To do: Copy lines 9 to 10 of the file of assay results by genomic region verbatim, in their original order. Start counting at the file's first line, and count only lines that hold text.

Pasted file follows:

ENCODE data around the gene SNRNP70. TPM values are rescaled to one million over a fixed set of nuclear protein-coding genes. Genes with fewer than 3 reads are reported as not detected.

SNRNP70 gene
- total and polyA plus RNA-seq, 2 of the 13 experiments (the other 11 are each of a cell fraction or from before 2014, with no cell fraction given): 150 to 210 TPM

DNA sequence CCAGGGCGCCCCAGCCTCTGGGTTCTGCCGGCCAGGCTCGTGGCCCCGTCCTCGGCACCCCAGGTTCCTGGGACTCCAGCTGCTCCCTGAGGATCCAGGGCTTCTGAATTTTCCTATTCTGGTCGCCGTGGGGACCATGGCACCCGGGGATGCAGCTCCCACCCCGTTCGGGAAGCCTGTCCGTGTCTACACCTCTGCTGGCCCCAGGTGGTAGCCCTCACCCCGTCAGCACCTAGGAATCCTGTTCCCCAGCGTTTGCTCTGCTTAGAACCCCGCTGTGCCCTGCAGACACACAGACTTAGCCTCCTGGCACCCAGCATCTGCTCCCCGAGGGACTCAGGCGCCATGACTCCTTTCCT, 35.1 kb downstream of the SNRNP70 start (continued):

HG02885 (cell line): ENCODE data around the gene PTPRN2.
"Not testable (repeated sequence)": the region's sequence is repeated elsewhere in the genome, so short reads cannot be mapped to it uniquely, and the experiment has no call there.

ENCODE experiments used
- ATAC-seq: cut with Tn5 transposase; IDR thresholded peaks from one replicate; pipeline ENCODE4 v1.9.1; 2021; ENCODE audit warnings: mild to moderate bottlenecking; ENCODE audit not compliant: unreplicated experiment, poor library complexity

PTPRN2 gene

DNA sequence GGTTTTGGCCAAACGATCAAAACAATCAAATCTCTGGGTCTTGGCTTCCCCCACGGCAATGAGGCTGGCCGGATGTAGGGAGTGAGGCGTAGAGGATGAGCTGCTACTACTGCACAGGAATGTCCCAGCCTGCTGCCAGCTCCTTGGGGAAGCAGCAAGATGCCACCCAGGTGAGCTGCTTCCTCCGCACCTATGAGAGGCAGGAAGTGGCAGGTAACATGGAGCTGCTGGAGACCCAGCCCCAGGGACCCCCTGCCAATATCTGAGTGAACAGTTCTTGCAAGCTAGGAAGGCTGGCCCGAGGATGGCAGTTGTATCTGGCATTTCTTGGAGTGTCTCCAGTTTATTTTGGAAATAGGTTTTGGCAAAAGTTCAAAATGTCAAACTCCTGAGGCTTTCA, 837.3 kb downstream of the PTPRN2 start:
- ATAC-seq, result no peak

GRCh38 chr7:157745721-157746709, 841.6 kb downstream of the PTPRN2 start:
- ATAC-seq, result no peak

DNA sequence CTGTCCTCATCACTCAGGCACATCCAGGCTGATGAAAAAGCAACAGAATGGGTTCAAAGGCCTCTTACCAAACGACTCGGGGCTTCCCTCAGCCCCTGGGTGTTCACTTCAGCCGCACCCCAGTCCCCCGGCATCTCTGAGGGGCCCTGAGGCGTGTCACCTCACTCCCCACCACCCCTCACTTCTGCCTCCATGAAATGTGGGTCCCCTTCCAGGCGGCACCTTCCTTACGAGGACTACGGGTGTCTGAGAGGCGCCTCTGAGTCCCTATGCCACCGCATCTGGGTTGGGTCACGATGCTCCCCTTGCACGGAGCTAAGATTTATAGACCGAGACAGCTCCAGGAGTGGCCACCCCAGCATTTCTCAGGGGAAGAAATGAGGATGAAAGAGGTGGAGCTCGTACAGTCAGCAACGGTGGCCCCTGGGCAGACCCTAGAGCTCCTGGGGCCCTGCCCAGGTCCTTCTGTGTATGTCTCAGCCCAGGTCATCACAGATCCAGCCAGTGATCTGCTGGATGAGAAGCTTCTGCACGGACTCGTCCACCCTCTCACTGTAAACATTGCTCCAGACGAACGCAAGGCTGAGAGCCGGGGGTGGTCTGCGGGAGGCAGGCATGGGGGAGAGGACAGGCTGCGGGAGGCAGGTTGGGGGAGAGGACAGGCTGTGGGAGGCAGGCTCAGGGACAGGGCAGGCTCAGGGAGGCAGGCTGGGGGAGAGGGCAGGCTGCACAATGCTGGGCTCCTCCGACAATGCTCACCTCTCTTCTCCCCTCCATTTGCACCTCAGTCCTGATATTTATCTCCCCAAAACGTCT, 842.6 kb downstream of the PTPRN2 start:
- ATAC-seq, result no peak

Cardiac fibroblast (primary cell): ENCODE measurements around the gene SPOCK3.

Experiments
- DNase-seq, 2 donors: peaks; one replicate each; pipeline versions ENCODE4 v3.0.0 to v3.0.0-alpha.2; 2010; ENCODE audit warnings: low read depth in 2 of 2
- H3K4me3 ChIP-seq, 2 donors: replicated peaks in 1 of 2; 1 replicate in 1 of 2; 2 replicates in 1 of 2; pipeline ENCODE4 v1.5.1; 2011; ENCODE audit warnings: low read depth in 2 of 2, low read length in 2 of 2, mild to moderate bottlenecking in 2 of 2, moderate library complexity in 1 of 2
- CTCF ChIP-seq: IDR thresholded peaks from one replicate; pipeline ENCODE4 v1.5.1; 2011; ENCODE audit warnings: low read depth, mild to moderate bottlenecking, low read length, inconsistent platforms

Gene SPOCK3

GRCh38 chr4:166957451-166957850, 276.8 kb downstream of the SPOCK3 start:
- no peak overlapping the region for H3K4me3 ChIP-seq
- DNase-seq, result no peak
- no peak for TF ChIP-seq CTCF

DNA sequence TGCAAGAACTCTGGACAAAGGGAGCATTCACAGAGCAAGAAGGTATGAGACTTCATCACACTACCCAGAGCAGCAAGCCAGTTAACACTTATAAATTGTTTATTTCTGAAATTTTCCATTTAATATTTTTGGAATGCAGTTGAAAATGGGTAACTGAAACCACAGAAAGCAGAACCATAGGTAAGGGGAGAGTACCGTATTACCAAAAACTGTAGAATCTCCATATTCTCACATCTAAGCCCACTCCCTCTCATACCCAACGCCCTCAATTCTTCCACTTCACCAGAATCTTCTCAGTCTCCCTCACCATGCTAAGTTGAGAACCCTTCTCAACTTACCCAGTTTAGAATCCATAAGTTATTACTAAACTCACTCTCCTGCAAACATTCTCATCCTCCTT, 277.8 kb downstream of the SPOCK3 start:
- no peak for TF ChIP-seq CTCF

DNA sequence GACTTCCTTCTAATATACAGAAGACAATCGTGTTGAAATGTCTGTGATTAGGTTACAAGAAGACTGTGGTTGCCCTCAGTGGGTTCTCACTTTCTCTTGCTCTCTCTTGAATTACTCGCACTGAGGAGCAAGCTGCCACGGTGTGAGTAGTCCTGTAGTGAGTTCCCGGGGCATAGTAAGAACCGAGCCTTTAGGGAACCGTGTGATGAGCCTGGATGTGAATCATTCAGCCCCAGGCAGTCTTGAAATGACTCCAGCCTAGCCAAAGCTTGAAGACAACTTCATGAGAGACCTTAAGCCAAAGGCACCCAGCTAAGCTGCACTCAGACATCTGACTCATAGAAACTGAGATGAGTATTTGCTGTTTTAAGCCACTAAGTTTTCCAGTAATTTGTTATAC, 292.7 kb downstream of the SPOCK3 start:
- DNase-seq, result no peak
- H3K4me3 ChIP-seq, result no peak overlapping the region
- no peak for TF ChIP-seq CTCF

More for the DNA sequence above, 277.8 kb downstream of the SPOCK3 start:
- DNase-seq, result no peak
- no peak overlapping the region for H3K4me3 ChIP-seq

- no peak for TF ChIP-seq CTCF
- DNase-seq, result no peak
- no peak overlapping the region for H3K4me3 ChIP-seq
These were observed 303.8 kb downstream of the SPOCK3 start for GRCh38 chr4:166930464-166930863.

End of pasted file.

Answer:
PTPRN2 gene

DNA sequence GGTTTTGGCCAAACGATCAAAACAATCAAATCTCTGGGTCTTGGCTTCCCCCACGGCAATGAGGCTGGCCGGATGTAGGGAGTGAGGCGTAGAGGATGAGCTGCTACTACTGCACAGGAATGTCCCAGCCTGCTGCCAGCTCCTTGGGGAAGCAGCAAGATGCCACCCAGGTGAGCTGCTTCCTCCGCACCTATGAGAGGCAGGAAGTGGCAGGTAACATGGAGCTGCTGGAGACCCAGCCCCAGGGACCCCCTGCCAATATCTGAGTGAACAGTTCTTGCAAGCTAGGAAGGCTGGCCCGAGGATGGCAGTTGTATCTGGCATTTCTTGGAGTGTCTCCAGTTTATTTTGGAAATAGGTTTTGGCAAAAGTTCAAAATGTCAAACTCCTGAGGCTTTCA, 837.3 kb downstream of the PTPRN2 start: